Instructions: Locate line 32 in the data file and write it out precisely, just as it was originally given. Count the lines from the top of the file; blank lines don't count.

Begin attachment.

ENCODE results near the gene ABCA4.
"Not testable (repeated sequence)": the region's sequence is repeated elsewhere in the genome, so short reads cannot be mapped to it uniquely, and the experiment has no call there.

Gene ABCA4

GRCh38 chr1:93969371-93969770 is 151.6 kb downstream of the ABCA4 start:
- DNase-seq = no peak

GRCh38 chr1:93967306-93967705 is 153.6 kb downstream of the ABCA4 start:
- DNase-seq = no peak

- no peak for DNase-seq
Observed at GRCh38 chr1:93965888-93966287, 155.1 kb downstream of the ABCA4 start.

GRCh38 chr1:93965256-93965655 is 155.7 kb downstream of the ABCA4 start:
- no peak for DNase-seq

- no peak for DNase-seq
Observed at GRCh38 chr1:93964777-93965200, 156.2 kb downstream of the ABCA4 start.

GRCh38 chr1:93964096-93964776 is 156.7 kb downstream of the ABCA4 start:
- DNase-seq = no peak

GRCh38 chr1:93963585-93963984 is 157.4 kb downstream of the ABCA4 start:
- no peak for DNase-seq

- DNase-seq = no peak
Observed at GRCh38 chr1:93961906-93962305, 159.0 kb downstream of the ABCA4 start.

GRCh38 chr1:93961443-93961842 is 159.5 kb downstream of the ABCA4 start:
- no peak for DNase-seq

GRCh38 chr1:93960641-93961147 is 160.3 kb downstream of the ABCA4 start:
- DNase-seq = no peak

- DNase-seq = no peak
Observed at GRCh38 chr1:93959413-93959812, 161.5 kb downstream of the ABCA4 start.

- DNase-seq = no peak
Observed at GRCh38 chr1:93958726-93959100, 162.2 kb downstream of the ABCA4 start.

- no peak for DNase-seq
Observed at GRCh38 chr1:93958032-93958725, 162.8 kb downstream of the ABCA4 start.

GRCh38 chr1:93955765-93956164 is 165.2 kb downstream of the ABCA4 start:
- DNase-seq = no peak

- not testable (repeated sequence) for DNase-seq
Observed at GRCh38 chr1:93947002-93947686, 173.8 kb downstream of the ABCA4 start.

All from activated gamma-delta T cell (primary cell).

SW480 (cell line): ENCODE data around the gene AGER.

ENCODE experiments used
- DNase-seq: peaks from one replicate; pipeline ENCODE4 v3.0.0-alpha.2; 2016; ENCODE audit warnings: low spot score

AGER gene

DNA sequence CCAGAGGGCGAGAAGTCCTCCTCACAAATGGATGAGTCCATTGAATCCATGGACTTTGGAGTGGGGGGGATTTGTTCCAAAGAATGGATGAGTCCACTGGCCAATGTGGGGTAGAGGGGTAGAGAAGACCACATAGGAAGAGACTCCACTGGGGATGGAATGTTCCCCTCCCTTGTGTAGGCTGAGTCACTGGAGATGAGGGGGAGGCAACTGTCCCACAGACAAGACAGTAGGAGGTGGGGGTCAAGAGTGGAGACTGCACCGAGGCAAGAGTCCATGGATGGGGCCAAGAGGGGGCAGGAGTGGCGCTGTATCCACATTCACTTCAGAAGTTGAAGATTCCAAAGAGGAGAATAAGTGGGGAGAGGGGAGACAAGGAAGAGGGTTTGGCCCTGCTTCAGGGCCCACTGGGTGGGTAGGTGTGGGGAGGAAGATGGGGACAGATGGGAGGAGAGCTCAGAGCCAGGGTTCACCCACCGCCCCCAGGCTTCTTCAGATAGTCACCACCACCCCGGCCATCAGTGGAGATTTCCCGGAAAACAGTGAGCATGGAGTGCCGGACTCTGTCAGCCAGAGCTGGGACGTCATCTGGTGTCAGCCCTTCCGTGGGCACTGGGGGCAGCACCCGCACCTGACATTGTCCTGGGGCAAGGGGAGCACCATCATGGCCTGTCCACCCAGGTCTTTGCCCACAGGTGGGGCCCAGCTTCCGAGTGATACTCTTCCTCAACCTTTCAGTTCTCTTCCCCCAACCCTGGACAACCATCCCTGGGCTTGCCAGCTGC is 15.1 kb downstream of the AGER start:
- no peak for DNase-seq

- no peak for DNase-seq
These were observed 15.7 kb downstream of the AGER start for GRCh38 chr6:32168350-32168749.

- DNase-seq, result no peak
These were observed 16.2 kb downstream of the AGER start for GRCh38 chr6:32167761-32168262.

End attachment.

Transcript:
- not testable (repeated sequence) for DNase-seq